Starting a co-op is a big commitment, but is a lot easier if it starts out with a group of people with similar aims.
What skills are needed? Everyone has skills which will benefit any co-op they join. Things like childcare, typing, knowledge of building construction, facilitation, bookkeeping, and gardening are just a few examples of useful skills in co-operative housing management. A good co-op will help people use their existing skills as well as develop new skills.
The most important attributes required of members include:
The ability to co-operate.
A willingness to learn new skills.
A willingness to share and teach others their skills.
The ability to listen to other peoples views.
A willingness to admit mistakes.
A sense of humour, patience, creativity and imagination all help!
How much time do I need to commit in running the cooperative?
This depends on how involved in co-op housing people want to become, and on the expectations the co-operative has of its members. Fundamentally, there is an expectation that co-op members will participate in the life and the work of the co-op. Some of the areas in which members can become involved are:
Taking turns at facilitating, minute taking, timekeeping etc.
Being an office bearer in the co-op (e.g. secretary or treasurer).
Being on a sub-committee in the co-op.
Representing the co-op at external meetings.
There are many opportunities for involvement within co-ops and beyond. It takes a lot of effort to set up a co-op, and an ongoing effort is required to keep a co-op running. The individuals within a co-op need to decide on a fair way of dividing the workload.
How will membership of a cooperative affect my life?
Housing co-operatives operate according to the principles of co-operation. This means that housing co-operatives, and the sector as a whole, are committed to the practices of co-operation, education and development. Members are thus part of an international movement committed to sharing and community building. Co-ops provide a framework for the development of community. There are opportunities to create a sense of belonging, community spirit and togetherness when you are involved in a housing co-operative.
Being involved in a housing co-operative requires a commitment of time, energy, and patience. It can be hard work! It can be challenging! It can also be great fun, exciting and interesting! Many co-op members grow as individuals in terms of confidence, skills and knowledge. Co-ops offer the opportunity to meet people with similar aims, have fun and feel part of a wider community.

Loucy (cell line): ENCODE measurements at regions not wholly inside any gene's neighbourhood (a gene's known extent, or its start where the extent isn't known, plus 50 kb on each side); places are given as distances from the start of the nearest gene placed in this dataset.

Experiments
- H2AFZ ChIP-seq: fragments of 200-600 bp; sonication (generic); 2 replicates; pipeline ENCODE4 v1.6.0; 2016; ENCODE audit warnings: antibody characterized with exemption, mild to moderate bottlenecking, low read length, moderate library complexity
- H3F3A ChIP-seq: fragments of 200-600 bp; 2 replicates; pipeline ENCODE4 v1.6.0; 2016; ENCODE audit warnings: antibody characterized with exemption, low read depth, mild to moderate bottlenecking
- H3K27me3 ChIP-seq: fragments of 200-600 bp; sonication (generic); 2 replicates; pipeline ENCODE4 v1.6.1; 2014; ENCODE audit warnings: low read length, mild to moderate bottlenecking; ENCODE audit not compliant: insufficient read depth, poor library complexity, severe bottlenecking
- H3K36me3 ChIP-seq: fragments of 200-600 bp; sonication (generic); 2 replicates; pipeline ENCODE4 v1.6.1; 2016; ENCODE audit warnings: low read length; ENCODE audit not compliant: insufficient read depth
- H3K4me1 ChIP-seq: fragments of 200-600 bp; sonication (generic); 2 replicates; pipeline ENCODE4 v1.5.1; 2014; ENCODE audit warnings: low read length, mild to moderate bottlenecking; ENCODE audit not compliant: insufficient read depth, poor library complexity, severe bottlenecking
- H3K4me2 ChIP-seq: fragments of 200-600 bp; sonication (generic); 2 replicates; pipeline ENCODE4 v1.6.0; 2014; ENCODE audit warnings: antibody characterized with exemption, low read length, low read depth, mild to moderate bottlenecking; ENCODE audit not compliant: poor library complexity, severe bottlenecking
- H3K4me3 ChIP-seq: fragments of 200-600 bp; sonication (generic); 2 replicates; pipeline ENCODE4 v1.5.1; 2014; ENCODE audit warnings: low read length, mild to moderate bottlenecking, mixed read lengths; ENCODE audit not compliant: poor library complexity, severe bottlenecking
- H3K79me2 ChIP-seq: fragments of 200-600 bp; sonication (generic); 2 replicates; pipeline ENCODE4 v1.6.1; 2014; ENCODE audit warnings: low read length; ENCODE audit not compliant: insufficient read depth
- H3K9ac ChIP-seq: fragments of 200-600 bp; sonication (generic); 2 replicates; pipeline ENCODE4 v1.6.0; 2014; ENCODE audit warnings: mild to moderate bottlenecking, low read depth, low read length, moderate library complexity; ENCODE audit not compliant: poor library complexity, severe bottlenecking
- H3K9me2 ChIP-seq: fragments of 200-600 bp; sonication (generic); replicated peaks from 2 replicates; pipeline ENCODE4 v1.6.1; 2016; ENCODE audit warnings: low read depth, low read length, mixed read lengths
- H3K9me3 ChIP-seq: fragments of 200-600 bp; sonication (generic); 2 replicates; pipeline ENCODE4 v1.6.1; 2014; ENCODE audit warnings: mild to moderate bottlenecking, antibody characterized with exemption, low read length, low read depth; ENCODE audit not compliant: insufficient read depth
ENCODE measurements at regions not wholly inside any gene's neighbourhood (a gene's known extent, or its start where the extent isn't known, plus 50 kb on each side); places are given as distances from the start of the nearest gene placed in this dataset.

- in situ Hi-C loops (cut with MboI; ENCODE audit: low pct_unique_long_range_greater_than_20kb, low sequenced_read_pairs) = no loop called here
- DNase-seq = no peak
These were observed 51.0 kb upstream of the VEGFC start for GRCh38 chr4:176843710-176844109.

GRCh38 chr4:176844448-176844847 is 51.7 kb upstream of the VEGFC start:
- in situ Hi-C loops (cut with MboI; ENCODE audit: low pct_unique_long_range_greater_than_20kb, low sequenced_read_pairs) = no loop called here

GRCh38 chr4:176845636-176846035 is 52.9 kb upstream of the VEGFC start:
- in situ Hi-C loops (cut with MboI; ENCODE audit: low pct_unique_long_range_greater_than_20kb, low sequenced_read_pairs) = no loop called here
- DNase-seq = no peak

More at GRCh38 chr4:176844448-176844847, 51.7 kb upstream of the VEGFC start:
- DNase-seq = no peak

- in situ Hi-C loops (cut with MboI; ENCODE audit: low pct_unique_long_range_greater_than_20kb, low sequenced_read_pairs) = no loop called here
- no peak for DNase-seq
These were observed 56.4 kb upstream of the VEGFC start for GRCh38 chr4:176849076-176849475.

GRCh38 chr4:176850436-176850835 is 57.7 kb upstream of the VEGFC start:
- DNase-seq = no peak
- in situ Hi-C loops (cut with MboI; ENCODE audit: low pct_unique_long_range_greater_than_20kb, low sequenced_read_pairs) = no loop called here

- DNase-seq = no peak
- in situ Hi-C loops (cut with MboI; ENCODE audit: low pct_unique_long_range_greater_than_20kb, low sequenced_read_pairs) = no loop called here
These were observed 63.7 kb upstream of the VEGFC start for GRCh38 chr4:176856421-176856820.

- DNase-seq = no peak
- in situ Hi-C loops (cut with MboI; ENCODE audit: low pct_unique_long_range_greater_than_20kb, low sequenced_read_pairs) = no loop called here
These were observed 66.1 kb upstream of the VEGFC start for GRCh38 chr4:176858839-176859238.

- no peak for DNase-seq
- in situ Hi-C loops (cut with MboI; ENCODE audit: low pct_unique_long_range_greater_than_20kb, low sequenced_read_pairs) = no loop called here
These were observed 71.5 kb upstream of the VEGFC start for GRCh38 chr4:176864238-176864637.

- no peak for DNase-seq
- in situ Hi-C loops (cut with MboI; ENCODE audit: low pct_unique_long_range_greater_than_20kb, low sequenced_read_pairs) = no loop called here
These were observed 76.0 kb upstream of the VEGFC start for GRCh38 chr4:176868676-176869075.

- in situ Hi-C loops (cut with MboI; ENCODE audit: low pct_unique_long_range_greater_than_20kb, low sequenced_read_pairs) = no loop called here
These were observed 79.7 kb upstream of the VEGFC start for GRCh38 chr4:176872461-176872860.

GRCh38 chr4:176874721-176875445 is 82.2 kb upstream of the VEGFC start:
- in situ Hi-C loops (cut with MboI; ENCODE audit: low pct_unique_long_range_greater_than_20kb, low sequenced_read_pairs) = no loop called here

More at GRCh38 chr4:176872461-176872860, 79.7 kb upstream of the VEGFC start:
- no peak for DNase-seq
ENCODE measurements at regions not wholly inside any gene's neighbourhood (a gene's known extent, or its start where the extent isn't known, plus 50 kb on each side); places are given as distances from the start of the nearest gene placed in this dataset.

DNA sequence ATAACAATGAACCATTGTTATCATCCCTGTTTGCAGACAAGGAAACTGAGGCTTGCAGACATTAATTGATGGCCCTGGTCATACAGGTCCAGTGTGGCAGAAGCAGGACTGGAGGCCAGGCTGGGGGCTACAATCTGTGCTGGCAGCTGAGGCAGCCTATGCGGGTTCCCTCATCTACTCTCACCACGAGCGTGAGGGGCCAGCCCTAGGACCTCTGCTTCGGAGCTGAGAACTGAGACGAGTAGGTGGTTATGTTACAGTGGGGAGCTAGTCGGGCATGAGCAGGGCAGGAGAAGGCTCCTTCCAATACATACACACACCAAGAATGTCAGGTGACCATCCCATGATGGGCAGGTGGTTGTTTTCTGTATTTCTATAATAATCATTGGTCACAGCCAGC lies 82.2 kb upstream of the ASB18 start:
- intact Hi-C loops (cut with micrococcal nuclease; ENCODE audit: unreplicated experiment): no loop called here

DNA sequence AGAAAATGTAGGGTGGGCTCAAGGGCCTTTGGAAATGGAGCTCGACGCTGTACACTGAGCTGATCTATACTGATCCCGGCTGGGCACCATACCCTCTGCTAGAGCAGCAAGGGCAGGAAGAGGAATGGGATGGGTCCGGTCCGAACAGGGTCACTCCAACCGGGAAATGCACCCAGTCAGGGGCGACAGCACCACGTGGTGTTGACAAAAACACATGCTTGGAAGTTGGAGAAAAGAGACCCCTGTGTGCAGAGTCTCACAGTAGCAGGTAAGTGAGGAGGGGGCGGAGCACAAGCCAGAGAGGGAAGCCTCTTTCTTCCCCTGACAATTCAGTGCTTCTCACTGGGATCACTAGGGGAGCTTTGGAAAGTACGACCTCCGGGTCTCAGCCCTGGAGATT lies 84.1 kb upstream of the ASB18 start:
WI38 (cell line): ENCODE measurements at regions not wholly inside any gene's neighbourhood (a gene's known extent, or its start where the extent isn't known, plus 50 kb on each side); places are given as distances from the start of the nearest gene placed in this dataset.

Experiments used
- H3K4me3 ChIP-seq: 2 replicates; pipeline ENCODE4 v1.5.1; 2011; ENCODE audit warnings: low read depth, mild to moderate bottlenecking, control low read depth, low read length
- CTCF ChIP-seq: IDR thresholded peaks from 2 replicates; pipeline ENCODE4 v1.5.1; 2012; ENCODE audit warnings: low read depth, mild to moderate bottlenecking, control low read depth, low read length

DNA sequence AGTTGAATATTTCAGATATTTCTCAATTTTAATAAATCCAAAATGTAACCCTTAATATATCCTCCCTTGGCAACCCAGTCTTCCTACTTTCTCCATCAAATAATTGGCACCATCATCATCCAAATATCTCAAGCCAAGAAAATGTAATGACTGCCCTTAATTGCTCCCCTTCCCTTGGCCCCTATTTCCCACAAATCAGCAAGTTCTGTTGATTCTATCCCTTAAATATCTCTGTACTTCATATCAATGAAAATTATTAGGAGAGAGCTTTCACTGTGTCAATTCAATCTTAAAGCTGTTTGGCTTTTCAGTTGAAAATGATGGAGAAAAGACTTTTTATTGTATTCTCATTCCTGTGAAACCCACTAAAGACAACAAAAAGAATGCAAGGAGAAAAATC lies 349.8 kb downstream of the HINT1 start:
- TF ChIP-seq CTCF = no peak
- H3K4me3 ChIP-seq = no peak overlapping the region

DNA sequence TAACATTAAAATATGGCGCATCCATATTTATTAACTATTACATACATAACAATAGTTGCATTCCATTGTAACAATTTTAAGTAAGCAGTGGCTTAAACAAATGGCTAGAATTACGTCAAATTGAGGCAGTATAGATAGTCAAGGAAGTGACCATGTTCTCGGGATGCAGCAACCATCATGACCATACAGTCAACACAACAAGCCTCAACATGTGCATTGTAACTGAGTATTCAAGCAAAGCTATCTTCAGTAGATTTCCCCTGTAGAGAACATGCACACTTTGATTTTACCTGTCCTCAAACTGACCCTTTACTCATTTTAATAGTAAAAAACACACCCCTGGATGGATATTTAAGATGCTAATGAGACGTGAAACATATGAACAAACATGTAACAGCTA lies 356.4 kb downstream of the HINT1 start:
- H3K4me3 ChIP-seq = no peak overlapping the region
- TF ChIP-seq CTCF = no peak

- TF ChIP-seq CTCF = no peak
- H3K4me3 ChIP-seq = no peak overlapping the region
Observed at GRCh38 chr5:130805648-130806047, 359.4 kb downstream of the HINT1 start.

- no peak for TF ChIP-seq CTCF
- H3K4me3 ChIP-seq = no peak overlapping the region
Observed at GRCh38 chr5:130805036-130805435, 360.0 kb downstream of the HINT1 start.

Co-operatives: values and principles
The International Co-operative Alliance has undertaken three reviews of the Co-operative Principles in 1937, 1966 and 1995. These reviews modernised the idea of Co-operation, maintained its relevance and provide an up-to-date test of whether an organisation qualified to call itself a co-operative. The definition of a co-operative as established in the 1995 Co-operative Principles has been included in a number of policy documents including the United Nations Guidelines, the International Labour Organisation Recommendation 193 on the Promotion of Co-operatives, the European Co-operative Statute and a number of national laws.
The values and principles are an indispensable guide for what is often a diverse group of individuals coming together to make beneficial contributions to their communities, their families, and themselves. When the going gets tough these are reminders of the bigger picture at the heart of the enterprise or undertaking. We are in it for everyone, and that is not an easy aspiration to achieve always.
Co-operatives are based on the values of self-help, self-responsibility, democracy, equality, equity and solidarity. In the tradition of their founders, co-operative members believe in the ethical values of honesty, openness, social responsibility and caring for others.
The co-operative principles are guidelines by which co-operatives put their values into practice.
1st Principle: Voluntary and Open Membership Co-operatives are voluntary organisations, open to all persons able to use their services and willing to accept the responsibilities of membership, without gender, social, racial, political or religious discrimination.
2nd Principle: Democratic Member Control Co-operatives are democratic organisations controlled by their members, who actively participate in setting their policies and making decisions. Men and women serving as elected representatives are accountable to the membership. In primary co-operatives members have equal voting rights (one member, one vote) and co-operatives at other levels are also organised in a democratic manner.
3rd Principle: Member Economic Participation Members contribute equitably to, and democratically control, the capital of their co-operative. At least part of that capital is usually the common property of the co-operative. Members usually receive limited compensation, if any, on capital subscribed as a condition of membership. Members allocate surpluses for any or all of the following purposes: developing their co-operative, possibly by setting up reserves, part of which at least would be indivisible; benefiting members in proportion to their transactions with the co-operative; and supporting other activities approved by the membership.
4th Principle: Autonomy and Independence Co-operatives are autonomous, self-help organisations controlled by their members. If they enter to agreements with other organisations, including governments, or raise capital from external sources, they do so on terms that ensure democratic control by their members and maintain their co-operative autonomy.
5th Principle: Education, Training and Information Co-operatives provide education and training for their members, elected representatives, managers, and employees so they can contribute effectively to the development of their co-operatives. They inform the general public – particularly young people and opinion leaders – about the nature and benefits of co-operation.
6th Principle: Co-operation among Co-operatives Co-operatives serve their members most effectively and strengthen the co-operative movement by working together through local, national, regional and international structures.
7th Principle: Concern for Community Co-operatives work for the sustainable development of their communities through policies approved by their members.
Source – http://www.ica.coop/coop/principles.html